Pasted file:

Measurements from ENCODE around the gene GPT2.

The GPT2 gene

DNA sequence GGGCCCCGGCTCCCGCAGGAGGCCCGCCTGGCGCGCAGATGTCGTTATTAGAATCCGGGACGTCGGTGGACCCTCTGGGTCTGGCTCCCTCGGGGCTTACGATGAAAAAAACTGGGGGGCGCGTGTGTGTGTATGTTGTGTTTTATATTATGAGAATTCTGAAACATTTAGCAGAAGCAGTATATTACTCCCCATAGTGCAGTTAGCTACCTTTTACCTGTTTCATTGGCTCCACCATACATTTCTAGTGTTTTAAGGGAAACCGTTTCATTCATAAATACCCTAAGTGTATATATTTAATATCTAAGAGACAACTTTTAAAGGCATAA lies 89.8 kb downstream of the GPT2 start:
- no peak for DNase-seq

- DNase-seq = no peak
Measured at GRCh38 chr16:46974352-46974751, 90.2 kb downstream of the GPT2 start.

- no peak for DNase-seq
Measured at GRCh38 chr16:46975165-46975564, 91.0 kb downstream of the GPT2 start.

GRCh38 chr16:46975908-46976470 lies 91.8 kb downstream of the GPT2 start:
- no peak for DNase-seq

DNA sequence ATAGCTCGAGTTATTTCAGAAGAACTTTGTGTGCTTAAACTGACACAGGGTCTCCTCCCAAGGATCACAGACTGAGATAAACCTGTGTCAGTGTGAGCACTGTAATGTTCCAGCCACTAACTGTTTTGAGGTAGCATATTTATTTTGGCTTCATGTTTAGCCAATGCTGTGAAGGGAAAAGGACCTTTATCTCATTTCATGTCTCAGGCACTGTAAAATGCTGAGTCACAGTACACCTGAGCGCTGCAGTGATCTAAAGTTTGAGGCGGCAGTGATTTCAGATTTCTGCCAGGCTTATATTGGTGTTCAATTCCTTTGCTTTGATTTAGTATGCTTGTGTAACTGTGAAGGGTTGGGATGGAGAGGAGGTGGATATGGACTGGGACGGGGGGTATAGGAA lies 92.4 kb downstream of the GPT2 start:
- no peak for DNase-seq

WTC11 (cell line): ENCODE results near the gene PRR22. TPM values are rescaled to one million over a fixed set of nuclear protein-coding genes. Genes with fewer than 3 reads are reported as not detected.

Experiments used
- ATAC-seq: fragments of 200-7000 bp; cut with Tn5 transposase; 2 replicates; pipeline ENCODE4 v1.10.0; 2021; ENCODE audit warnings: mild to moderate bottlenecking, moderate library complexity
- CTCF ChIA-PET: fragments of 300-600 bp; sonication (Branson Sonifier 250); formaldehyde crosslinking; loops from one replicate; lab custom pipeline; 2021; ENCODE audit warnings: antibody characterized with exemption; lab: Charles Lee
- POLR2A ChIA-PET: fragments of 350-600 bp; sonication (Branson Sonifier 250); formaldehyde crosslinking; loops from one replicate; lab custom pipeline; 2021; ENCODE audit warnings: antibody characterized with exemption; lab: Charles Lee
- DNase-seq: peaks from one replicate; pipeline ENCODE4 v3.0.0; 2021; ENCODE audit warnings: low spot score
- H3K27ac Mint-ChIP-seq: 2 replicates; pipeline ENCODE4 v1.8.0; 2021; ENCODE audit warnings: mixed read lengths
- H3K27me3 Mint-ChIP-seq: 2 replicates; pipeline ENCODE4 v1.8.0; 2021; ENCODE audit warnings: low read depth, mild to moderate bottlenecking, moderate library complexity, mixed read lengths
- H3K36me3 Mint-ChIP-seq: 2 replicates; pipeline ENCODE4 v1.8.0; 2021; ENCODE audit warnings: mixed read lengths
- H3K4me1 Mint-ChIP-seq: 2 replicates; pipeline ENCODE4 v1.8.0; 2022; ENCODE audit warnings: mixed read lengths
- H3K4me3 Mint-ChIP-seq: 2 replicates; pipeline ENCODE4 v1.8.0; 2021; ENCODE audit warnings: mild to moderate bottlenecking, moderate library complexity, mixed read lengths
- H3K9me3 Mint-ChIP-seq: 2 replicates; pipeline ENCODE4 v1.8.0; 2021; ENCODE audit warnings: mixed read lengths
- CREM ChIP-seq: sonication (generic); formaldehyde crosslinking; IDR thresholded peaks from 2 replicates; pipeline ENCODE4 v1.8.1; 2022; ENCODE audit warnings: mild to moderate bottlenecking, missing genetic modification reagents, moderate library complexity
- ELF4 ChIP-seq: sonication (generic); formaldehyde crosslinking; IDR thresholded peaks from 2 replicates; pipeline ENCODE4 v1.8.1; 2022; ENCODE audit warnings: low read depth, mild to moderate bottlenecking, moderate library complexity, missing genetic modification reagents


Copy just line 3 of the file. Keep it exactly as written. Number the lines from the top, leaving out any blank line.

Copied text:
DNA sequence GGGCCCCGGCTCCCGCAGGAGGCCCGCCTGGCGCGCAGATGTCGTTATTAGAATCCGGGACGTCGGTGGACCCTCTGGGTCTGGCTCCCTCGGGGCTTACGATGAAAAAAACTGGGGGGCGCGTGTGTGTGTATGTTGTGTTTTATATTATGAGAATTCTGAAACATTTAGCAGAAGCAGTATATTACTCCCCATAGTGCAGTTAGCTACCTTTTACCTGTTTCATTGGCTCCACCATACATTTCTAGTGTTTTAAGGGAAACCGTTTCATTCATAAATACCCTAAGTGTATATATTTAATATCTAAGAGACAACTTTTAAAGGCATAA lies 89.8 kb downstream of the GPT2 start: